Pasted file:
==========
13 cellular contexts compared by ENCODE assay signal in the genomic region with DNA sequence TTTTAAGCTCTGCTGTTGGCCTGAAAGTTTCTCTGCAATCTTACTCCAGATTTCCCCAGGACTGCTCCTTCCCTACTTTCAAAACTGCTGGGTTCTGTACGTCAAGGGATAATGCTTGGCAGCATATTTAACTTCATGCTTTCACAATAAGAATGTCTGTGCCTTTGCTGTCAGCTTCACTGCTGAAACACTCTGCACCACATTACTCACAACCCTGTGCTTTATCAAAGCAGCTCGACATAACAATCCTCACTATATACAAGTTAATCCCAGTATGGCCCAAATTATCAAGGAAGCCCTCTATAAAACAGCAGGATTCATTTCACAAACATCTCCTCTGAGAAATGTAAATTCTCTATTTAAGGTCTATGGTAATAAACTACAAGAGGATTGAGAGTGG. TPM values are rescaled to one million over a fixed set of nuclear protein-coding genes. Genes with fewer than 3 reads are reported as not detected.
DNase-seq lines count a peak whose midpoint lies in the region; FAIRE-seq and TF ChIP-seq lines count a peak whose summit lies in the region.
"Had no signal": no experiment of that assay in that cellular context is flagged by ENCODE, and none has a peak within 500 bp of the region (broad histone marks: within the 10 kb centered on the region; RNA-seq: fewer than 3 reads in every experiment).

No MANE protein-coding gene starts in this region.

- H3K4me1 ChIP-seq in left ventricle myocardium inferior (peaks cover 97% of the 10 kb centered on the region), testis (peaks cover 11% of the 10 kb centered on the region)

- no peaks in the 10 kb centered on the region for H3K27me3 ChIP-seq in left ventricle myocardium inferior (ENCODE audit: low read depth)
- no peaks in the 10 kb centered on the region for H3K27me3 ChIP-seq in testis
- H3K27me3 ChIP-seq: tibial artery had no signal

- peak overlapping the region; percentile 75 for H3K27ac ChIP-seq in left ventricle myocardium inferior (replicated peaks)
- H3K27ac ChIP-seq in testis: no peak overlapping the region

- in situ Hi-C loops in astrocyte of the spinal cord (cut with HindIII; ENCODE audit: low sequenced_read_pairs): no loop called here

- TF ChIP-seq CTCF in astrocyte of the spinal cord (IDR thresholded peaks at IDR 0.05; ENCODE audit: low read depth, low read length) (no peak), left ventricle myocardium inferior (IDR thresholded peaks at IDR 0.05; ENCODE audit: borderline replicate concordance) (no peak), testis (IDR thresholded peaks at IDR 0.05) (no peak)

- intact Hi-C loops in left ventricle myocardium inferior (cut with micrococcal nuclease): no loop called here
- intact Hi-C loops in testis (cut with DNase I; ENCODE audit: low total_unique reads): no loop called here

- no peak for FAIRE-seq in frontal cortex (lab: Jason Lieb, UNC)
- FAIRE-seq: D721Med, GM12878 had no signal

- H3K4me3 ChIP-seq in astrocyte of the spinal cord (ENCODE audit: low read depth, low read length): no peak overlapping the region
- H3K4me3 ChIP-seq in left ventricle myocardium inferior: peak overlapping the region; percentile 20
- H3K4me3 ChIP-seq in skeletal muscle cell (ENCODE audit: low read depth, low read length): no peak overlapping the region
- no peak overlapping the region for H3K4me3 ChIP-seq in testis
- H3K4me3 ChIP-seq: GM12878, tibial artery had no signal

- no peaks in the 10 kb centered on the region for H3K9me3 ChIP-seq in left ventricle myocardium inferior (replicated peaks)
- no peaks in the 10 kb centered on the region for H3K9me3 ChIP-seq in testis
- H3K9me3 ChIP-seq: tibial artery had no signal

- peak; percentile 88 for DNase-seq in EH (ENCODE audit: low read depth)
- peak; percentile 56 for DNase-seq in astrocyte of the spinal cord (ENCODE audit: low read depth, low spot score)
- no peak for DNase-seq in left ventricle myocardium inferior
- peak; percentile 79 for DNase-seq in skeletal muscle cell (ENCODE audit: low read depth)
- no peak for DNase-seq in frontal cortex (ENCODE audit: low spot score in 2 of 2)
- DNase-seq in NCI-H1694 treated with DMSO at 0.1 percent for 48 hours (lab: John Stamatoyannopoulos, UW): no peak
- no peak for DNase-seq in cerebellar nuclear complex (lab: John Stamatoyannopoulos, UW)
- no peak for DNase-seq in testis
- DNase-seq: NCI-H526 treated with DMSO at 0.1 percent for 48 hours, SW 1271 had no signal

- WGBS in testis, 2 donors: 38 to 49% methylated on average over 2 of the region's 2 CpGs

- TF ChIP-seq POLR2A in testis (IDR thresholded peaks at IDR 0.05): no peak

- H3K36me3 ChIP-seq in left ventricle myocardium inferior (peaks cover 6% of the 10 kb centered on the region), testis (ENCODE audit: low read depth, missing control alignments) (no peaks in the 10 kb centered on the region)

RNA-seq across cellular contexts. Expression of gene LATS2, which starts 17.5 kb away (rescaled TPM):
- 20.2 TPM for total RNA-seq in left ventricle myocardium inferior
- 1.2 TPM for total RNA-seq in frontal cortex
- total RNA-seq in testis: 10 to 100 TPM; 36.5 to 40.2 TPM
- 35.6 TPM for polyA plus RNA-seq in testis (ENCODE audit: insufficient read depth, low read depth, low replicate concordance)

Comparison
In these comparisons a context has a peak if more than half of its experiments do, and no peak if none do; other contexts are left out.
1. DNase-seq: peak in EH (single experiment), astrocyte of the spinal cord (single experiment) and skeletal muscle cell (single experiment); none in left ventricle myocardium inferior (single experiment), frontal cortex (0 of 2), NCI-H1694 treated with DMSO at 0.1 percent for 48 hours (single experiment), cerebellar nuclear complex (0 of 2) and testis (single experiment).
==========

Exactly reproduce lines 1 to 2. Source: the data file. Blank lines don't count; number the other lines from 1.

13 cellular contexts compared by ENCODE assay signal in the genomic region with DNA sequence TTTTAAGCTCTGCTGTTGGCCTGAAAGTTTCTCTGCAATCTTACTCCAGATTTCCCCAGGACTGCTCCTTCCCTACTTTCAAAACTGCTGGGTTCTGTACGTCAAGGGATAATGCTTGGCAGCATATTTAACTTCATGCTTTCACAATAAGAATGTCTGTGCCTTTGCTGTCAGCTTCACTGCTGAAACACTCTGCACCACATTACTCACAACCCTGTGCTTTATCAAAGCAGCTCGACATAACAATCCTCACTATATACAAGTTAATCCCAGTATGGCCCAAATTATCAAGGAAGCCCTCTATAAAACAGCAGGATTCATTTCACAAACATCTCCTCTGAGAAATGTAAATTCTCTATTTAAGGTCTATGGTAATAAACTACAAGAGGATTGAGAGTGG. TPM values are rescaled to one million over a fixed set of nuclear protein-coding genes. Genes with fewer than 3 reads are reported as not detected.
DNase-seq lines count a peak whose midpoint lies in the region; FAIRE-seq and TF ChIP-seq lines count a peak whose summit lies in the region.